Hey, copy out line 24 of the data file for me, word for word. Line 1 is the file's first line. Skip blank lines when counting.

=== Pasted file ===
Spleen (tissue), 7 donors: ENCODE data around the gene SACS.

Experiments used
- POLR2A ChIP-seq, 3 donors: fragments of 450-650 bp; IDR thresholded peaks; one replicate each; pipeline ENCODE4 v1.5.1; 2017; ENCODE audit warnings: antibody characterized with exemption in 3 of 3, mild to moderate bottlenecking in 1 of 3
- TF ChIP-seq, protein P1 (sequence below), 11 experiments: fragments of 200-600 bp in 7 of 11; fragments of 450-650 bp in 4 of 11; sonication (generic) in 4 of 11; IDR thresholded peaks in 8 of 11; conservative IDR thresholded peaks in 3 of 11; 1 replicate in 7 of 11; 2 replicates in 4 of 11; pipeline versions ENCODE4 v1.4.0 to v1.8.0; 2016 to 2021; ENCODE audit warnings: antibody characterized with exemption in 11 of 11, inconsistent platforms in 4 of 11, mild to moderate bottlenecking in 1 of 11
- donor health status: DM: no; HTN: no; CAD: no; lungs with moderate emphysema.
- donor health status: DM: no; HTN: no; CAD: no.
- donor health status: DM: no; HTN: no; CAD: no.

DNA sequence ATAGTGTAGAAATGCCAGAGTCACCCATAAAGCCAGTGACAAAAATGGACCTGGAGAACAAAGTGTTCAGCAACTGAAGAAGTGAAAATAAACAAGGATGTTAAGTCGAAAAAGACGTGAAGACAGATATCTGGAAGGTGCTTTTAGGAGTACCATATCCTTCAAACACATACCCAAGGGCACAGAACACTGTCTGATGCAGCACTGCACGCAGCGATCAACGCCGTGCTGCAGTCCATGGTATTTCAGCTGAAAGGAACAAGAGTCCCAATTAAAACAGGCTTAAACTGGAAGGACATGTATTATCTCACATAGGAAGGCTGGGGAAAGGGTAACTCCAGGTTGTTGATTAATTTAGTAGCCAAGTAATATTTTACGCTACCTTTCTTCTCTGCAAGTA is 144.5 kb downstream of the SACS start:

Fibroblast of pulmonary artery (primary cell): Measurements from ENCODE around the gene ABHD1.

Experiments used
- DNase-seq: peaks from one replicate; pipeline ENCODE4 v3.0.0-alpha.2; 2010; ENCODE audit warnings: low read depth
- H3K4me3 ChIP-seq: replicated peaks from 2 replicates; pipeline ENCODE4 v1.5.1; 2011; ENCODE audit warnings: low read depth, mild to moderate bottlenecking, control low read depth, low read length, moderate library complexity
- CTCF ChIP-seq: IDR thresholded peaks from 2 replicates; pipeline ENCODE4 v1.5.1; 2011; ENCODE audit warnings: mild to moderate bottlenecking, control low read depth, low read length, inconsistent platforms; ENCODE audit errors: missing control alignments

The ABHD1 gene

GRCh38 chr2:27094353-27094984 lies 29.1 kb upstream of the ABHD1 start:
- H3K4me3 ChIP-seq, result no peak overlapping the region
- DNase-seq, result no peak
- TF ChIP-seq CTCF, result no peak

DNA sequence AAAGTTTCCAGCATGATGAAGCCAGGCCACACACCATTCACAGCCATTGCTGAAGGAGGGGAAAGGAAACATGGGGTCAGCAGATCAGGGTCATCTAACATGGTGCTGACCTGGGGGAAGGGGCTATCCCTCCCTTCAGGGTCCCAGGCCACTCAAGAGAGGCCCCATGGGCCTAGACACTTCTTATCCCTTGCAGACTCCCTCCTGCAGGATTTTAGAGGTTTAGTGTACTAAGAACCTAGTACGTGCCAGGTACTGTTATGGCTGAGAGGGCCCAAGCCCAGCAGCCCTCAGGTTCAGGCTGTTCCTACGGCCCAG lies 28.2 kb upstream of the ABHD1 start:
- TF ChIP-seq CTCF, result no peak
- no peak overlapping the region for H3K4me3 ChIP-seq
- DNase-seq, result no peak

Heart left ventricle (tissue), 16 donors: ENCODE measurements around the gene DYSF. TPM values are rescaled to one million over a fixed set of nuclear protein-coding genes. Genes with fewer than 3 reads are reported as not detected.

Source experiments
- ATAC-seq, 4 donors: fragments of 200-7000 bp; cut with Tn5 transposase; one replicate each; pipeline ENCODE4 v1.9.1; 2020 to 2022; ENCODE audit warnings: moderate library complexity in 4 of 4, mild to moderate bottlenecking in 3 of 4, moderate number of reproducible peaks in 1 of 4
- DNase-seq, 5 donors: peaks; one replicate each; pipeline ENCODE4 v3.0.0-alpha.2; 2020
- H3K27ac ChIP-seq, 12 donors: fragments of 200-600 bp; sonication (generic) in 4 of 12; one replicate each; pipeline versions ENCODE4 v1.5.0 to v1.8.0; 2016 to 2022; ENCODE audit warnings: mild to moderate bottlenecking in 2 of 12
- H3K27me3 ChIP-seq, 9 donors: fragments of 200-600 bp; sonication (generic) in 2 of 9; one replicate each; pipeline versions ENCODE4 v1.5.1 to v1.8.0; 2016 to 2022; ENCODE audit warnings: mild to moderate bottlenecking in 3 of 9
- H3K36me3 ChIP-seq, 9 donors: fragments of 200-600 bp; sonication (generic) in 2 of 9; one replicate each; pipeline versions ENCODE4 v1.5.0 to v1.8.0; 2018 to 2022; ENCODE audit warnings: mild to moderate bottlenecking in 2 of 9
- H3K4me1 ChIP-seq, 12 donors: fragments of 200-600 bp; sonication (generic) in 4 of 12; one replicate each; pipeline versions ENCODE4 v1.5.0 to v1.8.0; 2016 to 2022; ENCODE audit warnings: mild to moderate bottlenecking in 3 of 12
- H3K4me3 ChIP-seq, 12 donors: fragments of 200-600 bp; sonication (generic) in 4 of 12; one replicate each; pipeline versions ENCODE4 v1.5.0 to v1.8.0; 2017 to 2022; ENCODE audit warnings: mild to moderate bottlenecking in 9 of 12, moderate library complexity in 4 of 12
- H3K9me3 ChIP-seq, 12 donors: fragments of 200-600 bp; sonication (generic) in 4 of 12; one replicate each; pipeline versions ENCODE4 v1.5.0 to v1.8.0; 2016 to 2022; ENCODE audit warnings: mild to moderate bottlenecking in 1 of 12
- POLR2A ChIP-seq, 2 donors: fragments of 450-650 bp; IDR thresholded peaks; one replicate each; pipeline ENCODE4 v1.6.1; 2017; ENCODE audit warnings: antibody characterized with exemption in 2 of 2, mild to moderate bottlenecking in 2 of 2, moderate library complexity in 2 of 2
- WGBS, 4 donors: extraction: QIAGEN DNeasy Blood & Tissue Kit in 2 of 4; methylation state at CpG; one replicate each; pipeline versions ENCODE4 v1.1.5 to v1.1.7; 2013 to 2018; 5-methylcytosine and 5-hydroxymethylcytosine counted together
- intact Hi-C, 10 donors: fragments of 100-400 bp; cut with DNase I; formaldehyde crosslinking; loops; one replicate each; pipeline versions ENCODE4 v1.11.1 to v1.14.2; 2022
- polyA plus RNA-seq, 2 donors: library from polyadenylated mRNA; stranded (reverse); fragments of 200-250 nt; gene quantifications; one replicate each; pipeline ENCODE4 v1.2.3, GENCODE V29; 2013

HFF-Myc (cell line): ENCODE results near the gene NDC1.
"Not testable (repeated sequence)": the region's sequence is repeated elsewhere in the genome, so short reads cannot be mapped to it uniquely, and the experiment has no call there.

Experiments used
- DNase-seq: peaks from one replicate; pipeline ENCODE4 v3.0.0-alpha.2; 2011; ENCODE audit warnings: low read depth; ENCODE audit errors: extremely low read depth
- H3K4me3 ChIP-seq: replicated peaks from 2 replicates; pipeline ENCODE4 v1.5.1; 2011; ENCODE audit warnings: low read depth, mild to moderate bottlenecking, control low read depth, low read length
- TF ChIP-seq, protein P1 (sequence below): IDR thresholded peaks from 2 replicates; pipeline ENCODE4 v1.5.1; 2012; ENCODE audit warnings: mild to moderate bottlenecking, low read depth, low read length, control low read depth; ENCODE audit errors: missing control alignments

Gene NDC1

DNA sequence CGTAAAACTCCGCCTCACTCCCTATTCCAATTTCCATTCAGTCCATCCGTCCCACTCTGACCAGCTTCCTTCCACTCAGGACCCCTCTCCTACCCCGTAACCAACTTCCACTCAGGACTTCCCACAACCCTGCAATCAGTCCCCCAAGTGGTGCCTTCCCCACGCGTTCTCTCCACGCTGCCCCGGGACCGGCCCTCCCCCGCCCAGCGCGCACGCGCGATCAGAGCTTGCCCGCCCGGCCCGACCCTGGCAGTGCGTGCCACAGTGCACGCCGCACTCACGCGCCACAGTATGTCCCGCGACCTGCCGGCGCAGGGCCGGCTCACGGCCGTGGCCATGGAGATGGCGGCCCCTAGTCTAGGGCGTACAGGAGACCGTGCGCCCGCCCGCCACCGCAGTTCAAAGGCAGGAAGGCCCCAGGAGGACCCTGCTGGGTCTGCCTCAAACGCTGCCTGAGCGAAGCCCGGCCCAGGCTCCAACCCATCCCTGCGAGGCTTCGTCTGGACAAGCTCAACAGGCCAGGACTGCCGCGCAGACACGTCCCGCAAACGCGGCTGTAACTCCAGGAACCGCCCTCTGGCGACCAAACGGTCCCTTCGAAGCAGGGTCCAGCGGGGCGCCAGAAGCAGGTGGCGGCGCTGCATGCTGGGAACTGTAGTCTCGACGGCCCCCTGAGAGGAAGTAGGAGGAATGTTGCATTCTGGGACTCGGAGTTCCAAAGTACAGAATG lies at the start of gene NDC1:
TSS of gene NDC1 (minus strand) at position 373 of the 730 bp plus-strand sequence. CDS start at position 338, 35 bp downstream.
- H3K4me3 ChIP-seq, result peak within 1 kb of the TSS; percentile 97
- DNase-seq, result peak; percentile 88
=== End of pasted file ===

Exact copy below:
Source experiments